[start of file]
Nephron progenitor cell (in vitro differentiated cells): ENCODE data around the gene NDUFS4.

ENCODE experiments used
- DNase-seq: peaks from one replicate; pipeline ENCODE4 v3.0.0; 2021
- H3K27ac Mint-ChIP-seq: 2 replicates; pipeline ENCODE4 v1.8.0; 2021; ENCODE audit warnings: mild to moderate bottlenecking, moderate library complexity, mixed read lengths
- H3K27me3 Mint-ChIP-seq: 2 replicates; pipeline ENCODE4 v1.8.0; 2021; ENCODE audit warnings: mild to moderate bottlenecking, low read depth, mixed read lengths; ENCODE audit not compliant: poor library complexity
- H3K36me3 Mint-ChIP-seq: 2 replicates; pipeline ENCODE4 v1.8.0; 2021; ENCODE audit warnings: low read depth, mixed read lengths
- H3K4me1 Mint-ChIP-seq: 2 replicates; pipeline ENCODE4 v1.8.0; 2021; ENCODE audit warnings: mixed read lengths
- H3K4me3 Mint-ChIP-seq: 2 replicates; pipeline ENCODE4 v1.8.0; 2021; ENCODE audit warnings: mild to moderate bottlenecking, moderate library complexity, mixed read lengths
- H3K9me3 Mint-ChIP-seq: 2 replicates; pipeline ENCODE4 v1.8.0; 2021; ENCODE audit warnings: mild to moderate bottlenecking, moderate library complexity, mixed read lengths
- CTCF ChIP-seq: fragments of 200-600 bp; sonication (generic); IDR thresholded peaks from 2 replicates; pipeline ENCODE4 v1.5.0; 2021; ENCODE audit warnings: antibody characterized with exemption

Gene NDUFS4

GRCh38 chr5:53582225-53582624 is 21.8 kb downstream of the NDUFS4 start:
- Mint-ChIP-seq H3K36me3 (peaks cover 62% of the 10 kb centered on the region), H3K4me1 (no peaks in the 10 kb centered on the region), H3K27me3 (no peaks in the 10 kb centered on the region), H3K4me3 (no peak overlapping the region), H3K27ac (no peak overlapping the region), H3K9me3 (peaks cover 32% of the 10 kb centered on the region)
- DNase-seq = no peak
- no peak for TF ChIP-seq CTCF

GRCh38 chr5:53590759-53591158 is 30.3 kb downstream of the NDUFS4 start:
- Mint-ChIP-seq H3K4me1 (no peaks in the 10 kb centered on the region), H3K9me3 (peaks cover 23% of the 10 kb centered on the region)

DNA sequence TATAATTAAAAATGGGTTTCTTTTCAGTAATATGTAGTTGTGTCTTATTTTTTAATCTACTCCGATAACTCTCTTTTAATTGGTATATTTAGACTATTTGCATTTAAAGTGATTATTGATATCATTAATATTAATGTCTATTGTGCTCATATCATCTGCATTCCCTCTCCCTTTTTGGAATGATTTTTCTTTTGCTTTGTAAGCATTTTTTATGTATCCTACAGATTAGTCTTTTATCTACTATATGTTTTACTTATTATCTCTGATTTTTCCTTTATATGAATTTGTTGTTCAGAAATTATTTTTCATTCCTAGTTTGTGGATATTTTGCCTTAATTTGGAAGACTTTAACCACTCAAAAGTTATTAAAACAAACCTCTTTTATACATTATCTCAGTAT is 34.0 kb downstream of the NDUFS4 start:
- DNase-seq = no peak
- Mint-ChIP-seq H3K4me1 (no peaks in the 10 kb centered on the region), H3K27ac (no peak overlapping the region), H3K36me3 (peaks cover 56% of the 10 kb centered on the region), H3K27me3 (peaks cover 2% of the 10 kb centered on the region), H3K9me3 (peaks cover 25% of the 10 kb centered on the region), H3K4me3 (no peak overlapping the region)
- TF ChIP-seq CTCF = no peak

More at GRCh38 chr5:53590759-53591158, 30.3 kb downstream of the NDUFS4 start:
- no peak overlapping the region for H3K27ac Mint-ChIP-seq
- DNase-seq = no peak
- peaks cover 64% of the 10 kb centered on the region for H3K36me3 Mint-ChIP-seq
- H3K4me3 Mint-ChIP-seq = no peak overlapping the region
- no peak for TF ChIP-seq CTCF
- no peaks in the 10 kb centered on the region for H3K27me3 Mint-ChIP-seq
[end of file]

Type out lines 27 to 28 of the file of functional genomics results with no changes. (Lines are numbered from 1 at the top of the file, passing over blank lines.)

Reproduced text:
- no peak for TF ChIP-seq CTCF
- no peaks in the 10 kb centered on the region for H3K27me3 Mint-ChIP-seq